- New businesses. Connecticut requires that new businesses and startups register a DBA when they choose not to use the legal name to do business. DBAs are the best way for new companies to operate using a different name.
- Sole proprietors. A sole proprietor and their company share the same entity. The company name and owner’s name are the same thing without a DBA.
- LLCS. In Connecticut, your LLC would have to form a new company to do business under a trade name other than the company name. If an LLC has no intention of using a business trade name when they expand, they don’t need to register a DBA.
- Corporations. Connecticut law requires that corporations that intend to buy operate a business using a trade name file a DBA. Corporations commonly use DBAs when they open and run a company in a different line of business.
- Franchises. A franchise uses a DBA to operate under a trade name that isn’t the company’s name. For example, if you purchase a Target franchise, it is formed as an LLC and listed as 202 Target Store LLC. A new franchise owner must file a DBA in Connecticut to shorten the name to Target.
A DBA benefits small business owners because it allows them the creative freedom to name their business. And, it helps startups because they don’t have to form an expensive and complicated LLC or corporation to merely name their business.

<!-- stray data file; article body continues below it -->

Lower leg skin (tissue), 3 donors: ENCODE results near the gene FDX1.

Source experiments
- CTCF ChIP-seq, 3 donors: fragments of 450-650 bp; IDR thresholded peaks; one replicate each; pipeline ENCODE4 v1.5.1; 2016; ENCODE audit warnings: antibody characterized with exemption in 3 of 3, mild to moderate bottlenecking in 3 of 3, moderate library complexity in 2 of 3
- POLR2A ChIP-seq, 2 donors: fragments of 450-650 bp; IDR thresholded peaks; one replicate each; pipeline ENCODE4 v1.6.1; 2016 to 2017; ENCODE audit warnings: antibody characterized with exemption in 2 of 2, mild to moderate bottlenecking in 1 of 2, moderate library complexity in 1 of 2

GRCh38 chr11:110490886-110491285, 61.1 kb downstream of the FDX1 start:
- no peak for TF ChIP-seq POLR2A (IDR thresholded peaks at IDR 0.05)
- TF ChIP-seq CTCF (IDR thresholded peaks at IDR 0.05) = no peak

Why do you need a DBA?
- A DBA helps businesses avoid the expensive and complex process of forming an LLC. DBAs are a straightforward way for sole proprietorships to operate using a business trade name.
- A DBA benefits an LLC or corporation. A DBA allows an LLC the freedom to operate using a business trade name without forming a separate company for every type of business that they own and operate For example. Dan’s Dairy LLC opens a milk bar and names it Milk and Malt. The LLC must register a DBA in Connecticut to operate the milk bar under the trade name.
- A DBA protects the privacy of the owner. Sole proprietors and general partnerships must have their own names on public-facing material without a DBA.